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Ricketts at town hall: 'There's no governor in the country that feels like they have enough tests'
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Ricketts at town hall: 'There's no governor in the country that feels like they have enough tests'

The governor was ready for questions from constituents Thursday night at an NET News town hall.

And Nebraskans had them.

For an hour, Gov. Pete Ricketts responded to queries about the impact of coronavirus on the state — separated by a safe 6 feet from Gary Anthone, chief medical officer for Nebraska’s Department of Health and Human Services, and Matthew Blomstedt, Nebraska commissioner of education.

The trio fielded questions from across the state, ranging from the availability of testing to the economic impact of COVID-19 to broadband access in rural Nebraska during the pandemic.

* Testing disadvantage: “There’s no governor in the country that feels like they have enough tests,” the governor said. The state now runs 400 tests a day, more at hospitals and private labs.

* Will Nebraska’s peak be similar to the national peak? “We’ve definitely not hit our peak yet,” Anthone said. “We’ve only had linear growth so far.” (Anthone guessed the state’s peak was one to two weeks away.)

* Did Ricketts agree with President Trump that the country will be up and running by Easter? “I think the most important thing to remember is that the nation and the state are not going to experience this at the same rate … we’re really looking at how we are regionalizing how we’re responding here in Nebraska.”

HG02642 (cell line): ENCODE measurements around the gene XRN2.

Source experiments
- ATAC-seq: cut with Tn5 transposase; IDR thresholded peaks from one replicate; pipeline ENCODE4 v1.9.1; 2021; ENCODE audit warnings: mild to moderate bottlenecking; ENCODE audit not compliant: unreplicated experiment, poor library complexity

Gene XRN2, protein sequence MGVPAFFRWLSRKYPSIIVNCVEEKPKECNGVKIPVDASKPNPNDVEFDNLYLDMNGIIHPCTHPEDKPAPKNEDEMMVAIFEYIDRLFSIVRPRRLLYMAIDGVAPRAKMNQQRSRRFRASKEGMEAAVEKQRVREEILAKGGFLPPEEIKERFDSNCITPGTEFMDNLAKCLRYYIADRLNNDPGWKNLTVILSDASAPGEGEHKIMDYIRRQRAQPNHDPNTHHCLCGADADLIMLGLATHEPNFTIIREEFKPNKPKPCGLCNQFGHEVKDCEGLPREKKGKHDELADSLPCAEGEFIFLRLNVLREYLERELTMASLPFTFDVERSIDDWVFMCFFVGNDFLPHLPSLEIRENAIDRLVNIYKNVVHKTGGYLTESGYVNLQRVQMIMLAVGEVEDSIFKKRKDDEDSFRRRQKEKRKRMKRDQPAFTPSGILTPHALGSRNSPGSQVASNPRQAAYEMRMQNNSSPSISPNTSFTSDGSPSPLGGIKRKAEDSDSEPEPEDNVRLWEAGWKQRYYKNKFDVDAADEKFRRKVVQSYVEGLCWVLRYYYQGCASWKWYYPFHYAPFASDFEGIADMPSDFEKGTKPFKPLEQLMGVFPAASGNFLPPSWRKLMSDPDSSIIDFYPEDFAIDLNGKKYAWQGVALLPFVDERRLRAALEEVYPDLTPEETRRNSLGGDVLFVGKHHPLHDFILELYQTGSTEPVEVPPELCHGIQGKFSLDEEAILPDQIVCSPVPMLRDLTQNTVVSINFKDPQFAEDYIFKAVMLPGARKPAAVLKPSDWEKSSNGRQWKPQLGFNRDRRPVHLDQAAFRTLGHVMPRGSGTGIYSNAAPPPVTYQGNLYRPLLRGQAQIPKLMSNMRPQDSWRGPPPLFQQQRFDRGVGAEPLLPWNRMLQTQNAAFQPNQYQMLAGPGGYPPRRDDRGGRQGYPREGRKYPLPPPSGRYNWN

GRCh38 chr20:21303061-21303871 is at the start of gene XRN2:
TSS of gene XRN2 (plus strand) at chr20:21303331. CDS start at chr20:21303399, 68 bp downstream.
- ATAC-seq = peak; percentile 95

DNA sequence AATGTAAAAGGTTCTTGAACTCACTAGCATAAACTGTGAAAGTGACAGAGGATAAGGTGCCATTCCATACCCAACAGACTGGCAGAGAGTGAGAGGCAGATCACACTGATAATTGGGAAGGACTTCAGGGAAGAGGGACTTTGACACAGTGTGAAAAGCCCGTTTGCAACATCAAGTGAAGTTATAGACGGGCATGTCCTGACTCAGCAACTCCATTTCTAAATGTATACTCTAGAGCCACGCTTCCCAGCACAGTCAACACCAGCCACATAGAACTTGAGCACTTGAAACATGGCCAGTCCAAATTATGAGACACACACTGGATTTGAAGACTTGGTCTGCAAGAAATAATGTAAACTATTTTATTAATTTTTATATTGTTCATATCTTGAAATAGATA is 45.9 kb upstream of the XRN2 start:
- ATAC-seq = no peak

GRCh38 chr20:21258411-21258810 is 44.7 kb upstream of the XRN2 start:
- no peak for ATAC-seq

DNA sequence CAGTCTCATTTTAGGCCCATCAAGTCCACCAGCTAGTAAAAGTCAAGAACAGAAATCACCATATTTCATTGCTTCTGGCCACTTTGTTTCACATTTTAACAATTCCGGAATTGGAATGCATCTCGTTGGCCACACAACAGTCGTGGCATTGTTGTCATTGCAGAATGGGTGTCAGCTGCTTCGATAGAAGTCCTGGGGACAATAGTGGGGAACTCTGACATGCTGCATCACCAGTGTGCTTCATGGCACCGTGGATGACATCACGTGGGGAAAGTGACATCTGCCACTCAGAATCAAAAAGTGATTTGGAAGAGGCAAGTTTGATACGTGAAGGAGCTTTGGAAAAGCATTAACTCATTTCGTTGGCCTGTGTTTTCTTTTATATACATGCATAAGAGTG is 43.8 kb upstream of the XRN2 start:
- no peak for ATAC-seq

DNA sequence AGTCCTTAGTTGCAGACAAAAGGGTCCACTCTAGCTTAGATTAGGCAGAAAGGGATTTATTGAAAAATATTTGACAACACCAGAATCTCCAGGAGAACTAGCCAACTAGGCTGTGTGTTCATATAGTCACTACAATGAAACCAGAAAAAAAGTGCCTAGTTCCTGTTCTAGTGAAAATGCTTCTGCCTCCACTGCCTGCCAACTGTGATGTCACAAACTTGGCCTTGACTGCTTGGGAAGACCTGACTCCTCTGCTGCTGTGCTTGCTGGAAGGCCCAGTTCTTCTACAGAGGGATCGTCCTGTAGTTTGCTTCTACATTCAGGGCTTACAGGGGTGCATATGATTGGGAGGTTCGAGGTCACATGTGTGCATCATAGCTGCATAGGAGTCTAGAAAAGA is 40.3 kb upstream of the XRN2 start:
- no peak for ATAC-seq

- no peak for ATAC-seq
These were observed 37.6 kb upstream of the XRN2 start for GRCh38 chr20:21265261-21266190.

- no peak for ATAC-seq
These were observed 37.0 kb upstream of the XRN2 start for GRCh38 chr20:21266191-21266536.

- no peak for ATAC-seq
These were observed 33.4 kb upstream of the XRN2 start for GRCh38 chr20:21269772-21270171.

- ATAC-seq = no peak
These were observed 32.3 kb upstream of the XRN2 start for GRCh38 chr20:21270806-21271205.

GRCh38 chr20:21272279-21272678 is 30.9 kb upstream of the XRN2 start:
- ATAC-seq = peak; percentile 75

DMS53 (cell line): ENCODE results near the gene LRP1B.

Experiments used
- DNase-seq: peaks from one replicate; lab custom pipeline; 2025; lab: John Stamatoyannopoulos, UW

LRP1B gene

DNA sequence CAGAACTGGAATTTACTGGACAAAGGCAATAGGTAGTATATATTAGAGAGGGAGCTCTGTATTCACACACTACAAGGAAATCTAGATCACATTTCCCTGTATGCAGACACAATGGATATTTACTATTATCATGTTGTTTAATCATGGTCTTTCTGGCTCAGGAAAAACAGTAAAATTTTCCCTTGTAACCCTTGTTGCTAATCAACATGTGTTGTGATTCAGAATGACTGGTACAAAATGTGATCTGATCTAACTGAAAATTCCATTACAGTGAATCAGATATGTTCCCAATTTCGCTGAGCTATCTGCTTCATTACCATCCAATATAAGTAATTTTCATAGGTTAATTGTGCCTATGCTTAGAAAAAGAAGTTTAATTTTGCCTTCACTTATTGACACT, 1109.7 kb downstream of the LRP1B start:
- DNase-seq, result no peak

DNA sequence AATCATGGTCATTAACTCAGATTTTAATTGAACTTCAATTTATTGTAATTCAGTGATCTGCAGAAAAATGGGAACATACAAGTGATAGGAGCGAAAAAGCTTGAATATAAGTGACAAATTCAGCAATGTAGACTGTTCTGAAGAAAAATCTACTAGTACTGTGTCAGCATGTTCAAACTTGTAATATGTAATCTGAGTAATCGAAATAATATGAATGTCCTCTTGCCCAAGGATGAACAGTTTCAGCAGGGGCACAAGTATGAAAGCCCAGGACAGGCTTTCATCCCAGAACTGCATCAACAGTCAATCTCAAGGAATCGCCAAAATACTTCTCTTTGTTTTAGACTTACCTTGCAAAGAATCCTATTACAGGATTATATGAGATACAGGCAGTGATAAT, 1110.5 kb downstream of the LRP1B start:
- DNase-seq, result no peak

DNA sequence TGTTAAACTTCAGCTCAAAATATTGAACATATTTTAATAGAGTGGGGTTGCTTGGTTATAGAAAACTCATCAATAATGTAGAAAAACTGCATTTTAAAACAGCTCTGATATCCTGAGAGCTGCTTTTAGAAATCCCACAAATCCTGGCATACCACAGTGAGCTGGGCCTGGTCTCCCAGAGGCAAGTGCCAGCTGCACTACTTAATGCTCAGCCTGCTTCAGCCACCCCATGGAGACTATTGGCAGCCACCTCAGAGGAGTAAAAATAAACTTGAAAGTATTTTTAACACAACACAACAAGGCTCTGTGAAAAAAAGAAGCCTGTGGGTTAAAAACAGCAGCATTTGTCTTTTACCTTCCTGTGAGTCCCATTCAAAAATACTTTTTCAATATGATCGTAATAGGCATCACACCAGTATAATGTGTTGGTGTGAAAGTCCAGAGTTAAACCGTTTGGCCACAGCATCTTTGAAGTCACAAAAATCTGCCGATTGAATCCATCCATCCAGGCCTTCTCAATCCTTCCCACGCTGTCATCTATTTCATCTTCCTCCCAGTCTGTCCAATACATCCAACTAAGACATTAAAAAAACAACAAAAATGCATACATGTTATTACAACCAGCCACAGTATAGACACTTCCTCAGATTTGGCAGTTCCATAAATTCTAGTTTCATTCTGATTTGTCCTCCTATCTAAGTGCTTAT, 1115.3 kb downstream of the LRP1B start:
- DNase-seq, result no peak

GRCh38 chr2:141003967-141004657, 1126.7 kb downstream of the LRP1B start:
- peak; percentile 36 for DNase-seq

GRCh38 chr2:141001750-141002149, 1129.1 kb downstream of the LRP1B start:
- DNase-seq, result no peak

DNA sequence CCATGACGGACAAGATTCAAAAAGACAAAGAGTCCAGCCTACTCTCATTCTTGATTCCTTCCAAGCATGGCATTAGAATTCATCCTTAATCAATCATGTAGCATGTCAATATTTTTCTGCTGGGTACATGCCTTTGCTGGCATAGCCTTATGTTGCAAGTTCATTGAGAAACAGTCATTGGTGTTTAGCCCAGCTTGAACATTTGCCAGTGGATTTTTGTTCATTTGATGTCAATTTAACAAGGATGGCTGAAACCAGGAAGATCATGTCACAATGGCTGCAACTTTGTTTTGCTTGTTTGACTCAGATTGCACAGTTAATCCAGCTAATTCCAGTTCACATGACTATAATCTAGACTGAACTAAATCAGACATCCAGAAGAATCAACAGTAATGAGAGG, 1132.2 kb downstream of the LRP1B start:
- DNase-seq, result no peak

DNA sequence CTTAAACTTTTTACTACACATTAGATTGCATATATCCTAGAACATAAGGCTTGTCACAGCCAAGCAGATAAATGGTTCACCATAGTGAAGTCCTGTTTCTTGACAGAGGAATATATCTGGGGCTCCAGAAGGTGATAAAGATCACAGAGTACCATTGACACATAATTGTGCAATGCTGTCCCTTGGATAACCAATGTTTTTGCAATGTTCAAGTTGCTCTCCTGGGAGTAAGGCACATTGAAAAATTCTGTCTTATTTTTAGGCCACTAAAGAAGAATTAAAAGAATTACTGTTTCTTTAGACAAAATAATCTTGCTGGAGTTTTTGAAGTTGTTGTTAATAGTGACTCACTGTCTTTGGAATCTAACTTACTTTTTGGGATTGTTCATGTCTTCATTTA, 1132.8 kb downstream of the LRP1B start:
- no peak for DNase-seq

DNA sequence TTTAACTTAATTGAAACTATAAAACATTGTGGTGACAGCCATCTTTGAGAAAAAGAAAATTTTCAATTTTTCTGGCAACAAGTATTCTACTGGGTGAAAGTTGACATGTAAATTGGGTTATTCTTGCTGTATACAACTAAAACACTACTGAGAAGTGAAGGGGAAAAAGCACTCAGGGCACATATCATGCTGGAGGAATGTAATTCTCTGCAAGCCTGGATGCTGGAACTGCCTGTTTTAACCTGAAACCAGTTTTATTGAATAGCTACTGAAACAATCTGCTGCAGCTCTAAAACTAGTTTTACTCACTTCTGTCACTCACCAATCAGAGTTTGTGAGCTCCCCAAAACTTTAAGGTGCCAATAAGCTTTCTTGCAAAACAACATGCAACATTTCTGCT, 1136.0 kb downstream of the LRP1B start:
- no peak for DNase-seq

* Economic impacts: “We will look at all the things that can help support getting our economy back on track after what will certainly be a hard hit for a lot of people. … The priority right now is still slowing the spread of the virus here in the state,” Ricketts said.

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* How are we helping those who don’t have a place to quarantine, such as the homeless. “We have a team in place, stay tuned as we have those announcements.”

* What can be done about rural broadband, which is needed for work and health information and for students? “Some push to put hot spots in the hands of students who don’t have them,” Blomstedt. “I am concerned because we have areas that struggle that way.”

* There were 15,668 unemployment claims in Nebraska filed as of Thursday: “Ironically, the thing we were talking about right up until the moment this coronavirus struck was we don’t have enough people in Nebraska to take all the jobs we got … I’m encouraging employers to hang on to these people … try to hold onto these people at least part time.”

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* Are we planning shelter in place? “We don’t have to do that because we’ve limited that in places like restaurants and bars. We’ve limited that to 10 people in other businesses. That’s going to be sufficient to limit the spread of the virus — by itself it’s not enough; we have to do that other things I talked about.”

* Why are driver's license offices still open? Anyone 65 or older doesn’t have to come in to get their driver’s license renewed, Ricketts said. “It’s not about shutting things down, folks, it’s about limiting the size of crowds.”

* If we had Medicaid expansion, wouldn’t that make it easier for low-income people to get treatment? “Everyone’s going to get tested and get the treatment they need in Nebraska, so that’s not an issue.”

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Reach the writer at 402-473-7218 or clangekubick@journalstar.com.

On Twitter @TheRealCLK

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Columnist

Cindy Lange-Kubick has loved writing columns about life in her hometown since 1994. She had hoped to become a people person by now, nonetheless she would love to hear your tales of fascinating neighbors and interesting places.

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